VICTORIA, April 21, 2022 — Vernon city council’s continued efforts to use “kill to scare” tactics targeting “dominant geese” in a flock is once again being challenged by the Animal Alliance of Canada (AAC) as unscientific and doomed to fail.
AAC’s Director and bird expert, Barry Kent MacKay says, “The Canadian Wildlife Service (CWS) says that a ‘kill to scare’ approach will not significantly reduce goose numbers. It’s clear this proposal from Vernon lacks a basic understanding of goose behaviour and socialization.”
In 2021, Vernon Council applied to conduct a goose cull but had their application rejected by the CWS. Animal advocacy groups condemned the cull as inhumane and wasteful policy that would not resolve human/goose conflict in the region. Now council is applying for a new permit, but is finding it difficult to find a contractor.
“Council continues to want to target “dominant geese,” but there is no ‘dominant’ goose in a flock for them to target,” says Jordan Reichert of AAC. “They take turns being the leader when they fly to conserve energy, but on the ground, there is no leader to identify in their general socialization patterns. If this is the premise of the City’s kill to scare program, there is no evidence to support it.”
Furthermore, AAC says that the presumed outcome of leaving dead geese on the ground to scare off others is founded on flawed logic. If the killing is done during the birds’ moulting season – when they cannot fly – they will not be overhead to see a dead goose below.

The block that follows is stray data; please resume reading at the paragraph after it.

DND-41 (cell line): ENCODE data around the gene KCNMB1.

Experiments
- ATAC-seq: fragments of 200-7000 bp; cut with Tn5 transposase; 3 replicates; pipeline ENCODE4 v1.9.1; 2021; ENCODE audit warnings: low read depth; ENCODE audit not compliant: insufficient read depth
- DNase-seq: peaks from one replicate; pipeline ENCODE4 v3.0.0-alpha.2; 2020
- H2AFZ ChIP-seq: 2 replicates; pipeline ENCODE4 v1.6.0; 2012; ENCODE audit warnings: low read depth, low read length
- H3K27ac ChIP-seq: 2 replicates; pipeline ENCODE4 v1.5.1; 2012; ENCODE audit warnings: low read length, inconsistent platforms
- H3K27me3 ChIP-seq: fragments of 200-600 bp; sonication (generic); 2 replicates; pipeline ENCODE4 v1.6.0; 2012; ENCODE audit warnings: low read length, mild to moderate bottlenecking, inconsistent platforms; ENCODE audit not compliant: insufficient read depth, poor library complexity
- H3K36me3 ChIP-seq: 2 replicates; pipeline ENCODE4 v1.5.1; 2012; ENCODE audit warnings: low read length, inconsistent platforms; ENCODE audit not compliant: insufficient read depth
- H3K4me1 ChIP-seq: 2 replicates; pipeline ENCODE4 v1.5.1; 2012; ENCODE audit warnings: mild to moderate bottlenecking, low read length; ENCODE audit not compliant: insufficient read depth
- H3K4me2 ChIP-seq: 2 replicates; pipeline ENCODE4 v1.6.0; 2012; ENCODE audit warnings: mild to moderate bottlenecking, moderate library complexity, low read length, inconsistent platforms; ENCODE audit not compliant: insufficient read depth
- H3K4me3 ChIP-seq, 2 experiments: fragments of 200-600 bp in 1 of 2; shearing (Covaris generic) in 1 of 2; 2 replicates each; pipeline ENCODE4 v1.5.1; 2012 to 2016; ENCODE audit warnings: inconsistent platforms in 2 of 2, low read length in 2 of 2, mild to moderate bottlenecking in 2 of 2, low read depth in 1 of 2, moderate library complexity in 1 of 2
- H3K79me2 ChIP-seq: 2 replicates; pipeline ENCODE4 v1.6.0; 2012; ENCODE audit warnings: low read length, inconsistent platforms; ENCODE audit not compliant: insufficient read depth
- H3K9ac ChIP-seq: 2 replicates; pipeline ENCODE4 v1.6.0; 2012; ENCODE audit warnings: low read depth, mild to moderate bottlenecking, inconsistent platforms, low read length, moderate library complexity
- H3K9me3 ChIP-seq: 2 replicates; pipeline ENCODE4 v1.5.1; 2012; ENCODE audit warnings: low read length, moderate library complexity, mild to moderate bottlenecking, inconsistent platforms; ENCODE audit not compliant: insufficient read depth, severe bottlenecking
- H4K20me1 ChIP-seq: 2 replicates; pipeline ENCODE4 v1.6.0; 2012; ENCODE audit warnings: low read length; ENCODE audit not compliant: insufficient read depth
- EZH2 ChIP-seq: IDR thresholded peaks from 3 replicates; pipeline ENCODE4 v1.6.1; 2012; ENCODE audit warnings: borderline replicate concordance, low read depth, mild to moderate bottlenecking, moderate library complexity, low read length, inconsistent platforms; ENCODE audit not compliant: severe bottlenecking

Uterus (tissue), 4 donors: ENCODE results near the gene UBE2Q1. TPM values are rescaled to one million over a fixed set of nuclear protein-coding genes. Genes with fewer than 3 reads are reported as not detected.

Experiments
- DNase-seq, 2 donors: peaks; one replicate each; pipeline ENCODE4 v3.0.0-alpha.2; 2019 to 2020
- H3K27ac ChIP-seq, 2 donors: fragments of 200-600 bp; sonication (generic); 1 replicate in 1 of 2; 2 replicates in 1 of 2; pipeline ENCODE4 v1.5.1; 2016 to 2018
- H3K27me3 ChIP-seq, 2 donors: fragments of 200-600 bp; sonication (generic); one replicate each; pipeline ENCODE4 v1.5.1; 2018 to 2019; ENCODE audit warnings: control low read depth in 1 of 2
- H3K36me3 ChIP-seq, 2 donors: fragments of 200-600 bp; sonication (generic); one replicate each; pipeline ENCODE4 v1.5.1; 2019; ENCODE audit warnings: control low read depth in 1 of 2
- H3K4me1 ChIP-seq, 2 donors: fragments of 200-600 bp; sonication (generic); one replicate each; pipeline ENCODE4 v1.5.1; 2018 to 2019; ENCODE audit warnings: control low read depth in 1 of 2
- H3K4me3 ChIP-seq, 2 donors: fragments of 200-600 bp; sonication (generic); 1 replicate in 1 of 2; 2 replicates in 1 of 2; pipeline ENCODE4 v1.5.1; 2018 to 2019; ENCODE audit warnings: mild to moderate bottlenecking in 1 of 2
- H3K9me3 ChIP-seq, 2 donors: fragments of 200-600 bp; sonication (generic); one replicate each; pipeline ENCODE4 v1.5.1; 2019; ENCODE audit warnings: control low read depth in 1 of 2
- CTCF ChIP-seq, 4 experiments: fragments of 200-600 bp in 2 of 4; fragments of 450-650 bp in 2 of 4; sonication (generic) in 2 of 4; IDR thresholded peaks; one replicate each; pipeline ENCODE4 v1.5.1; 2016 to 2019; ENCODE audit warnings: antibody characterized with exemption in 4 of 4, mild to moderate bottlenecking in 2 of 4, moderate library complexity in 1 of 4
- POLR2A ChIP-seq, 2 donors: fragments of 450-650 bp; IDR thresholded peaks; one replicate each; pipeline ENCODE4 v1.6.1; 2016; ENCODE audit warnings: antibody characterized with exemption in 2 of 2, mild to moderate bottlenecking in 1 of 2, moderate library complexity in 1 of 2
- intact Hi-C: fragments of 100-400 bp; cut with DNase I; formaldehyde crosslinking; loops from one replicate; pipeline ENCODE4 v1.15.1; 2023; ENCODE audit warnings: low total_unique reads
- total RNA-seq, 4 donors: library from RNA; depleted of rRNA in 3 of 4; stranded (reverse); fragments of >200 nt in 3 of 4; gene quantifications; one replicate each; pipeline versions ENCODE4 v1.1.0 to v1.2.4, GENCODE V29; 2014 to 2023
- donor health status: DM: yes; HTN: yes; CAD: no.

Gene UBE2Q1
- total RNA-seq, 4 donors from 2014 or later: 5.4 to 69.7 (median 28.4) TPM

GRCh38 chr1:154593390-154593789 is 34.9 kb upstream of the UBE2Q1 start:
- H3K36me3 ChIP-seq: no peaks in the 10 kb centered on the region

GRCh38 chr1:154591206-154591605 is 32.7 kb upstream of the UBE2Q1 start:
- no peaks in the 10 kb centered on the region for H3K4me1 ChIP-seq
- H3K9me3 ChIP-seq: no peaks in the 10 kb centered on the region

As AAC has written in earlier submissions, Vernon Council has yet to identify which geese are being targeted: the moult migrants who remain in the area only during the moulting period or those who are successful breeders and moult after their young are able to fly. “What is the point in killing geese who can’t fly and only reside in the area for such a short period of time?” asks Reichert.
Geese mate for life, so killing one goose of a pair may cause the other to remain nearby after the loss for an extended period. Leaving dead geese on the ground may also be an attractant to scavengers which may cause further conflict between people using the beaches and parks and other wildlife.
“Vernon council has an opportunity to implement evidence-based, long-term, non-lethal co-habitation policy that will reduce conflict with recreational users of parks and beaches,” said Reichert. “Short-term killing projects teach disrespect for wildlife and a lack of creative problem-solving. We can do better by working with wildlife rather than against them.”
AAC has submitted a Habitat Modification manual to Vernon’s Mayor and Council but has not received a response from the City. They are asking Vernon Council to commit to giving habitat modification a fair chance to be implemented and fully realized, as non-lethal methods must be attempted prior to applying for a kill permit with the CWS.
MacKay continued, “We’ve helped resolve human/wildlife conflicts non-lethally and effectively in other communities and our offer to assist Vernon City Council still stands.”